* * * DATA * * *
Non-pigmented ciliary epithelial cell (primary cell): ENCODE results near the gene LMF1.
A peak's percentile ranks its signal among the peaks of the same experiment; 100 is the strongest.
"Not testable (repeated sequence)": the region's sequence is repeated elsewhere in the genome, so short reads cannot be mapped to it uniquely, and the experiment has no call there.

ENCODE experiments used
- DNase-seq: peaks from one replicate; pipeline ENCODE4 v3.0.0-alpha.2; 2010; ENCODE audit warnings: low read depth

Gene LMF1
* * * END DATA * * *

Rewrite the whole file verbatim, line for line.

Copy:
Non-pigmented ciliary epithelial cell (primary cell): ENCODE results near the gene LMF1.
A peak's percentile ranks its signal among the peaks of the same experiment; 100 is the strongest.
"Not testable (repeated sequence)": the region's sequence is repeated elsewhere in the genome, so short reads cannot be mapped to it uniquely, and the experiment has no call there.

ENCODE experiments used
- DNase-seq: peaks from one replicate; pipeline ENCODE4 v3.0.0-alpha.2; 2010; ENCODE audit warnings: low read depth

Gene LMF1